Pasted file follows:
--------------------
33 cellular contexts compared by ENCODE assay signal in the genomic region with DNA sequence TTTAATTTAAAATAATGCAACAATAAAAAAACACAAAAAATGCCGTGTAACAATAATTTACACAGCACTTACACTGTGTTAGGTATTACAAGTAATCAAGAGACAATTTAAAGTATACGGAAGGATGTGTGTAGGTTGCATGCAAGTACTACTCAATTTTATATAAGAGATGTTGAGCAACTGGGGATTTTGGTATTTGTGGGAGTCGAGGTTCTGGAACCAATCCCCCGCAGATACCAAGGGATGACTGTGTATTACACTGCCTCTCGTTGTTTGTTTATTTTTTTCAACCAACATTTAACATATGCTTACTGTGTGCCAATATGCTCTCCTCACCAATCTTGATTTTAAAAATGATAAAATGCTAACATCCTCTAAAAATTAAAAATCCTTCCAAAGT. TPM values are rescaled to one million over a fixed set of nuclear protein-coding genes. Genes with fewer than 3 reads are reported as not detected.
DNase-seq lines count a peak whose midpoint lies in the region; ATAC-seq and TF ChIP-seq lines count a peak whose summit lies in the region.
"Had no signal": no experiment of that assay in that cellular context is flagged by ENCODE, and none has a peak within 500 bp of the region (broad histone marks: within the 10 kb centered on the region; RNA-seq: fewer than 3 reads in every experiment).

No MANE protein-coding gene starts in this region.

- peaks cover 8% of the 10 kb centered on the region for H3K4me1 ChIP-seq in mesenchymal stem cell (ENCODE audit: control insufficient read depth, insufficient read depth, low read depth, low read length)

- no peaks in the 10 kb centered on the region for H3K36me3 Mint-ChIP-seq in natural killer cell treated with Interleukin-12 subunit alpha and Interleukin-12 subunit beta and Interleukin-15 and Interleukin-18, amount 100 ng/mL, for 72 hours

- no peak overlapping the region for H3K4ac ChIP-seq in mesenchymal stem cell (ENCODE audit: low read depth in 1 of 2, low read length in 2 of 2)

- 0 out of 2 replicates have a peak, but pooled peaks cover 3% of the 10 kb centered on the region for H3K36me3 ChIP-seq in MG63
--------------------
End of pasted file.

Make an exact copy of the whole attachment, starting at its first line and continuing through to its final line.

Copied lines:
33 cellular contexts compared by ENCODE assay signal in the genomic region with DNA sequence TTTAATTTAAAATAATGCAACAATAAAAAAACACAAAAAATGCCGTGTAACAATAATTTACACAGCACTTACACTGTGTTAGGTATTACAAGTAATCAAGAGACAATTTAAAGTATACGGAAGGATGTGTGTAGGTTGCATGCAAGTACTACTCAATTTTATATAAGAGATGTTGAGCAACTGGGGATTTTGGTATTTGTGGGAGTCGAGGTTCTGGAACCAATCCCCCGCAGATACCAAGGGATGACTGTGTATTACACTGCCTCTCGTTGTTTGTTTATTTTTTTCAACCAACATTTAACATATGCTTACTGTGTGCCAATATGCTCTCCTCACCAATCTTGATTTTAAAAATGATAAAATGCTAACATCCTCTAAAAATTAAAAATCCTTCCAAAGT. TPM values are rescaled to one million over a fixed set of nuclear protein-coding genes. Genes with fewer than 3 reads are reported as not detected.
DNase-seq lines count a peak whose midpoint lies in the region; ATAC-seq and TF ChIP-seq lines count a peak whose summit lies in the region.
"Had no signal": no experiment of that assay in that cellular context is flagged by ENCODE, and none has a peak within 500 bp of the region (broad histone marks: within the 10 kb centered on the region; RNA-seq: fewer than 3 reads in every experiment).

No MANE protein-coding gene starts in this region.

- peaks cover 8% of the 10 kb centered on the region for H3K4me1 ChIP-seq in mesenchymal stem cell (ENCODE audit: control insufficient read depth, insufficient read depth, low read depth, low read length)

- no peaks in the 10 kb centered on the region for H3K36me3 Mint-ChIP-seq in natural killer cell treated with Interleukin-12 subunit alpha and Interleukin-12 subunit beta and Interleukin-15 and Interleukin-18, amount 100 ng/mL, for 72 hours

- no peak overlapping the region for H3K4ac ChIP-seq in mesenchymal stem cell (ENCODE audit: low read depth in 1 of 2, low read length in 2 of 2)

- 0 out of 2 replicates have a peak, but pooled peaks cover 3% of the 10 kb centered on the region for H3K36me3 ChIP-seq in MG63